For the leader of the most powerful country in the free world to say those things, whether explicitly or implicitly, is wrong and dangerous. The first implied statement is also factually incorrect. And while the second statement might become factually correct, it is morally repugnant.

So no, Trump was not right to say that "Violence is on both sides" in the context of the incident to which he referred.

Jose

Re: Trump presidency

Posted: Sun Sep 03, 2017 8:13 pm UTC
by DaBigCheez
If a bully is regularly attacking someone on the schoolyard for months, and one day they either throw a punch in return or someone else steps in to intercept a punch aimed at them and return one, a teacher hauling them off to the principal and saying "there was violence on both sides" is:

1) Technically correct.

2) Drawing an equivalence that simply isn't there.

3) Equating aggressive violence with defensive violence.

4) Sending a message that the true wrong isn't being violent - it's fighting back against people who are. Or being noisy enough about it that someone actually has to be bothered to notice what's going on. Whichever.

Re: Trump presidency

Posted: Sun Sep 03, 2017 9:25 pm UTC
by SlyReaper
Technically correct is the best kind of correct.

I mean, you're saying that what he said was factually accurate, but he shouldn't have said it because the overall message of "Look what the alt right did" is more important than acknowledging all the facts? I question your characterisation of the context being like a kid standing up to a bully after extended torment. As has been pointed out multiple times in this thread, Antifa have a history of assaulting people who were clearly not fascists, and who weren't hurting anyone.

If Trump has said anything I take issue with regarding Charlottesville, it was saying there were "very fine people" among the marchers. I don't think there were. They weren't all Nazis, but they were happy to march alongside people who were, and were carrying swastika flags to prove it.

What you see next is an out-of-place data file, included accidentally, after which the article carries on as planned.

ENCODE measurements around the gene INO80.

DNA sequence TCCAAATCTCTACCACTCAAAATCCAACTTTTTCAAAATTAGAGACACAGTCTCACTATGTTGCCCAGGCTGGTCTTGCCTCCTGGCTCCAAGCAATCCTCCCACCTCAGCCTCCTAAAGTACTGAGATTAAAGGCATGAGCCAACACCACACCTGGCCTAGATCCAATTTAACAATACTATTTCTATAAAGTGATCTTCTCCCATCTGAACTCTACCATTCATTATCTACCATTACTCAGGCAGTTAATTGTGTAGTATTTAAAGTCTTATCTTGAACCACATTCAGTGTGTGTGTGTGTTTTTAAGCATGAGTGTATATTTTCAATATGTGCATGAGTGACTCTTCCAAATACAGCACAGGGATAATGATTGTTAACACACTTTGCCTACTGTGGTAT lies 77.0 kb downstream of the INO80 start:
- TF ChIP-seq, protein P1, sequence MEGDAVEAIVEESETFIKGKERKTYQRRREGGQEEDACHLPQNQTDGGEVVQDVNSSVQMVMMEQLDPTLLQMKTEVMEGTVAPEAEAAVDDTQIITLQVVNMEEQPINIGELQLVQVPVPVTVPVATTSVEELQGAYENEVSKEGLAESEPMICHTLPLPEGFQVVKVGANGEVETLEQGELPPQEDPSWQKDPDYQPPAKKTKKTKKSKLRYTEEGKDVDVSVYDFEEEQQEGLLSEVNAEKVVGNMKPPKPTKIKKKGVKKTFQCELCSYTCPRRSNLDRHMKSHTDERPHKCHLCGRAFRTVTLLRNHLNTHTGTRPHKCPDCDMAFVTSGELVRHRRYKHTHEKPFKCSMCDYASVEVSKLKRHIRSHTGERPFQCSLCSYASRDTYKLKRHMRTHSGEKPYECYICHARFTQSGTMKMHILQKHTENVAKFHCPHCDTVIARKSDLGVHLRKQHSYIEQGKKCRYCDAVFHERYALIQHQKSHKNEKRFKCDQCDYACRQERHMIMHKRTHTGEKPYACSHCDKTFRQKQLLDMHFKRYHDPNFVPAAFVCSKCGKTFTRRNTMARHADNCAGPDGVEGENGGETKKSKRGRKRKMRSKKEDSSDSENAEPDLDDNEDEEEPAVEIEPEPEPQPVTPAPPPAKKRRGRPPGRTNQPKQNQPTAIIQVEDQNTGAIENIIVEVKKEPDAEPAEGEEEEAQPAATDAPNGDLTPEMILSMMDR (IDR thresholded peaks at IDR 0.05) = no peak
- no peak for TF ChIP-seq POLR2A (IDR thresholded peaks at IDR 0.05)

Re: Trump presidency

Posted: Sun Sep 03, 2017 10:35 pm UTC
by Weeks
SlyReaper wrote:I mean, you're saying that what he said was factually accurate, but he shouldn't have said it because the overall message of "Look what the alt right did" is more important than acknowledging all the facts?
SlyReaper brings up an interesting point here. As we all know, the important thing, is the facts. As a wise man once, said, in the land of lies, the man with one fact, is king. SO I propose to you, fellow threadposters, to look at these facts. Behold the truth, and it will set you free.

Re: Trump presidency

Posted: Mon Sep 04, 2017 1:11 am UTC
by Peaceful Whale
Anyone want to make an Antifa(alt-left) vs neo-nazis(alt-right) fora? I feel like that may be a better place to smash this all out. (I understand it's mainly about trumps reaction to the violence, and it's escalated)

(Please leave me out of this, this is just a suggestion)

Re: Trump presidency

Posted: Mon Sep 04, 2017 2:52 am UTC
by ucim
SlyReaper wrote:Technically correct is the best kind of correct.

I mean, you're saying that what he said was factually accurate, but he shouldn't have said it because the overall message of "Look what the alt right did" is more important than acknowledging all the facts?
He's not acknowledging all of the facts. He's acknowledging one extra fact, and conspicuously ignoring an entire slew of facts around the fact he is acknowledging, deliberately creating a false impression that sends a message to the Nazis that they are welcome to continue. It's also not a one-off or a slip of the tongue. It was his campaign theme.

Do you actually not see this?

Jose

Re: Trump presidency

Posted: Mon Sep 04, 2017 3:59 am UTC
by SlyReaper
No, I don't see it. I think you're imagining it. Trump's campaign theme was certainly not about letting white supremacists or anyone else get away with murder. His campaign theme, broadly speaking, was isolationism / anti-globalism. As for his statement creating some kind of impression, no, that's the impression you got. The impression I got was him describing events as he understood them to be, and signalling his disapproval of everyone who initiated non-defensive violence.